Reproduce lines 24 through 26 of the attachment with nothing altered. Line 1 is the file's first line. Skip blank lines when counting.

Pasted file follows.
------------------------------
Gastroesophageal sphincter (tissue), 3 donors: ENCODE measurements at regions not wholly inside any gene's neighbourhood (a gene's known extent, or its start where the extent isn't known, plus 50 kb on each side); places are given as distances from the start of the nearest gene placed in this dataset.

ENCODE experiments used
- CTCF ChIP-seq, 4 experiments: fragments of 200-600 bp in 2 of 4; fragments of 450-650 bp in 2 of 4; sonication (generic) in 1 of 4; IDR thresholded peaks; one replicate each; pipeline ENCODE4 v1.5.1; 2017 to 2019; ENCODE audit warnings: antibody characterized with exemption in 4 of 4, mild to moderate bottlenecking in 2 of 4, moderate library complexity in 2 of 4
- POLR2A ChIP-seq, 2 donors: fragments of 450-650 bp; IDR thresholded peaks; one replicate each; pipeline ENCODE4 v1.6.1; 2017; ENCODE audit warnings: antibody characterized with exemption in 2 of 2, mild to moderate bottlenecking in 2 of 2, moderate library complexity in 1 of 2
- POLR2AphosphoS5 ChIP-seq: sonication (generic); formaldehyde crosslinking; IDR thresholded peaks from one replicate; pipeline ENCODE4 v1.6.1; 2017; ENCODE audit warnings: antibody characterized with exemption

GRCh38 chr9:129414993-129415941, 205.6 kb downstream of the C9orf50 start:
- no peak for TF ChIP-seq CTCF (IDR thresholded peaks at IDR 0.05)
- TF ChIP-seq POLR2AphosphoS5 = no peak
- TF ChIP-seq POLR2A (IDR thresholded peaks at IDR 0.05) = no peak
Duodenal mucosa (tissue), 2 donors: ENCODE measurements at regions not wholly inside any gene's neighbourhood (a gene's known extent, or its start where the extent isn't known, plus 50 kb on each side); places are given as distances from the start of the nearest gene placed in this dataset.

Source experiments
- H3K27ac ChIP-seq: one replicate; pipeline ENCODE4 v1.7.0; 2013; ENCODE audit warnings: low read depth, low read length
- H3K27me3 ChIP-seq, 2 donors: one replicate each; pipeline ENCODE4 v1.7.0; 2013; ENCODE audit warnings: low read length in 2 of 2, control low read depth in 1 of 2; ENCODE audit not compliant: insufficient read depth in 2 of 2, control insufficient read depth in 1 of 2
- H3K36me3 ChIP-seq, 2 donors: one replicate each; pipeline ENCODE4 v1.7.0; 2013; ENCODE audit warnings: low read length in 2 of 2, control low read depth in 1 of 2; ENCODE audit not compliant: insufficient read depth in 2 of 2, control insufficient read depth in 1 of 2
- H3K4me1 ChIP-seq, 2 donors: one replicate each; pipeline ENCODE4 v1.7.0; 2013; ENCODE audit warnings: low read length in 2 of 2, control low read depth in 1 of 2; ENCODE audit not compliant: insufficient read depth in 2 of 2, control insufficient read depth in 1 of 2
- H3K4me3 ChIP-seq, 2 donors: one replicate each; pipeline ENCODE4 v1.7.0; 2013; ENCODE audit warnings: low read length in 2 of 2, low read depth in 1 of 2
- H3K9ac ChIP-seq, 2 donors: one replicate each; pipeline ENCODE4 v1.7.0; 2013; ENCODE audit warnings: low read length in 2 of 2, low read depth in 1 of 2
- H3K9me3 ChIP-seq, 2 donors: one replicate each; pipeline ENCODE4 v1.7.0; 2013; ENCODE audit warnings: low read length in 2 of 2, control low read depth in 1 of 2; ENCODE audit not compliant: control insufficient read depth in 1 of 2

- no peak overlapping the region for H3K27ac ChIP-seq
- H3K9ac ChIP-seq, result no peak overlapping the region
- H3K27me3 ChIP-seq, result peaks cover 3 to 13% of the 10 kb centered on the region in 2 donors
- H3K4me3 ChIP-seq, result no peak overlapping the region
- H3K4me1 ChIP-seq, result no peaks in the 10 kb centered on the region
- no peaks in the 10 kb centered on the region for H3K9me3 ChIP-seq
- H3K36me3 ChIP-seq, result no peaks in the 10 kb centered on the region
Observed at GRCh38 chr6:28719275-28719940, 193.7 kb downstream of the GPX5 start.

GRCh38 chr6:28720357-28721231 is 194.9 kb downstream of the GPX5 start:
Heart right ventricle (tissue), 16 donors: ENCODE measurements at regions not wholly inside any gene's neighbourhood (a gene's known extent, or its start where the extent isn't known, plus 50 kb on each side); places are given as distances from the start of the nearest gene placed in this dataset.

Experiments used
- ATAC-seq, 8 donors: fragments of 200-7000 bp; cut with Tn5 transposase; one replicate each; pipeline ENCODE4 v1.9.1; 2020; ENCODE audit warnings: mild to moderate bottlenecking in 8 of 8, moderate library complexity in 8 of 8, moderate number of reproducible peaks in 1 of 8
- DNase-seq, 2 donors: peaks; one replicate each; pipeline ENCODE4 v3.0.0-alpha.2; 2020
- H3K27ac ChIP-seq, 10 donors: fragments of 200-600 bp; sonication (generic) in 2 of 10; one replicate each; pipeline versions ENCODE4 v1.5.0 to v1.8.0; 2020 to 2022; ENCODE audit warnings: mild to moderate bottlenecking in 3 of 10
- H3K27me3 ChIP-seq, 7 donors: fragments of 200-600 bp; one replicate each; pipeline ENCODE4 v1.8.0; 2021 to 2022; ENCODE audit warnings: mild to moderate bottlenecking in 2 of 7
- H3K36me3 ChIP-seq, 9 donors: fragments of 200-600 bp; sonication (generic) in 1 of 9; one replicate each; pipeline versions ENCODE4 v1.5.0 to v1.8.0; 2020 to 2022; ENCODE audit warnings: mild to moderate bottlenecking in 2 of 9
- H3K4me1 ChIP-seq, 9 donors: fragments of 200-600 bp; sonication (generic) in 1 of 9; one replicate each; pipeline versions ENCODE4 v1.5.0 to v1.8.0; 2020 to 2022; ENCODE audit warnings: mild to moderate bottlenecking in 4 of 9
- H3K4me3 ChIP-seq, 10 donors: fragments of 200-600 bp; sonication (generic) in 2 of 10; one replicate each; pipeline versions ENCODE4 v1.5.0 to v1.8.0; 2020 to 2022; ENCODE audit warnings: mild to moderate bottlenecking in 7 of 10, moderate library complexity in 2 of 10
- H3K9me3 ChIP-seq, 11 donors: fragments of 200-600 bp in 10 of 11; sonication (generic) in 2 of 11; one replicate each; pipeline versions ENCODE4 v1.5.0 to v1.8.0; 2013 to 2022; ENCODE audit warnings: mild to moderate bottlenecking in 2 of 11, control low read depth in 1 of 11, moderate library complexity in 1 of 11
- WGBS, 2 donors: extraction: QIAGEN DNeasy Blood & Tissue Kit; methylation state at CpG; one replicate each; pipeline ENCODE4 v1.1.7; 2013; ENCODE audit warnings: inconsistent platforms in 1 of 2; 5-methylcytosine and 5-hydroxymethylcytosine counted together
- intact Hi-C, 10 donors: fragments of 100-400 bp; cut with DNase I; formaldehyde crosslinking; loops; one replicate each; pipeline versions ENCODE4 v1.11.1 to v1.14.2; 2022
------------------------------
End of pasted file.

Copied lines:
- no peaks in the 10 kb centered on the region for H3K9me3 ChIP-seq
- H3K36me3 ChIP-seq, result no peaks in the 10 kb centered on the region
Observed at GRCh38 chr6:28719275-28719940, 193.7 kb downstream of the GPX5 start.